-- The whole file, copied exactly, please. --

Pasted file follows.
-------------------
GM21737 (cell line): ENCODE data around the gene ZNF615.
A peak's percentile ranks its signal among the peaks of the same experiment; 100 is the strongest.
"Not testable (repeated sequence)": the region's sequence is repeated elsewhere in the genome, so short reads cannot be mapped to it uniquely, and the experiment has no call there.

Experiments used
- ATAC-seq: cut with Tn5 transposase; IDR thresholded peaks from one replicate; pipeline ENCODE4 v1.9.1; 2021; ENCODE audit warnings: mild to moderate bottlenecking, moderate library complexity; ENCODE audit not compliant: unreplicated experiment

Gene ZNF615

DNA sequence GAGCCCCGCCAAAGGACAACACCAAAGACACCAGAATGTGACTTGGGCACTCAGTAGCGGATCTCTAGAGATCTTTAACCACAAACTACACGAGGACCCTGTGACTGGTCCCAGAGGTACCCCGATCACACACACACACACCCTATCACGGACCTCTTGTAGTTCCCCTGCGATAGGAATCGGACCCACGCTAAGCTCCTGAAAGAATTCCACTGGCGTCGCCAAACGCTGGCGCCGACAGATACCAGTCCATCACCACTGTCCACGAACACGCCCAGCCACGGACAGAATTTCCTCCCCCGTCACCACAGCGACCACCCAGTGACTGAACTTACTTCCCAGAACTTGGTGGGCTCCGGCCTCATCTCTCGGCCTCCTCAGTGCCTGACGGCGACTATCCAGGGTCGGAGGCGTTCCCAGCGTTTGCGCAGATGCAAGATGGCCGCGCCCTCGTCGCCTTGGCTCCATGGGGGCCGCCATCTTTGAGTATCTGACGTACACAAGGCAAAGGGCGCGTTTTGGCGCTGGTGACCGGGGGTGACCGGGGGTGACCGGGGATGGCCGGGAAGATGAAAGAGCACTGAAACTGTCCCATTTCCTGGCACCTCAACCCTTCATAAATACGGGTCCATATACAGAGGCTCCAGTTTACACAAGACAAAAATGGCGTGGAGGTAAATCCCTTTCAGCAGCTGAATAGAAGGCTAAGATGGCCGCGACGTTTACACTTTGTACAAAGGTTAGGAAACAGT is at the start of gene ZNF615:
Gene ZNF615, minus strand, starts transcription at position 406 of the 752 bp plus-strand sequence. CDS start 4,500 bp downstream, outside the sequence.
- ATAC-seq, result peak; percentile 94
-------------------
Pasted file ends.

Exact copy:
GM21737 (cell line): ENCODE data around the gene ZNF615.
A peak's percentile ranks its signal among the peaks of the same experiment; 100 is the strongest.
"Not testable (repeated sequence)": the region's sequence is repeated elsewhere in the genome, so short reads cannot be mapped to it uniquely, and the experiment has no call there.

Experiments used
- ATAC-seq: cut with Tn5 transposase; IDR thresholded peaks from one replicate; pipeline ENCODE4 v1.9.1; 2021; ENCODE audit warnings: mild to moderate bottlenecking, moderate library complexity; ENCODE audit not compliant: unreplicated experiment

Gene ZNF615

DNA sequence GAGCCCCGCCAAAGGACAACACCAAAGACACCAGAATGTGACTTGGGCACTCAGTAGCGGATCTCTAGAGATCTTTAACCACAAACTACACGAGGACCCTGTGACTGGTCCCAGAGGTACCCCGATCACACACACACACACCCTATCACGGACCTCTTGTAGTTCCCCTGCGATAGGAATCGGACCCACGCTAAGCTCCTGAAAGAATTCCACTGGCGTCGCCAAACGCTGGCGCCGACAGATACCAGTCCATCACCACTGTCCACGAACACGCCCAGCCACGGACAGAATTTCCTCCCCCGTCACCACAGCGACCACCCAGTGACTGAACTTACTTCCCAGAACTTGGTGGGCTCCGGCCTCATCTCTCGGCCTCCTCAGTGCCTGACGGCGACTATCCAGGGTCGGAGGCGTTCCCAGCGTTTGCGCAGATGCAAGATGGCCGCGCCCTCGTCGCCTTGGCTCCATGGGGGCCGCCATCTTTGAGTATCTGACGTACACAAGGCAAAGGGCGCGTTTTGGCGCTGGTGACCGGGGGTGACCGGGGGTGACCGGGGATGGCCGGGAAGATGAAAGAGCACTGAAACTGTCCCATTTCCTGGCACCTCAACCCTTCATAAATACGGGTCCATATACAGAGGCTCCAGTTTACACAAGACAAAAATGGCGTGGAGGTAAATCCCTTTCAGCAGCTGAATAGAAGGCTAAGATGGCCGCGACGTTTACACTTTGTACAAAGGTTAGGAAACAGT is at the start of gene ZNF615:
Gene ZNF615, minus strand, starts transcription at position 406 of the 752 bp plus-strand sequence. CDS start 4,500 bp downstream, outside the sequence.
- ATAC-seq, result peak; percentile 94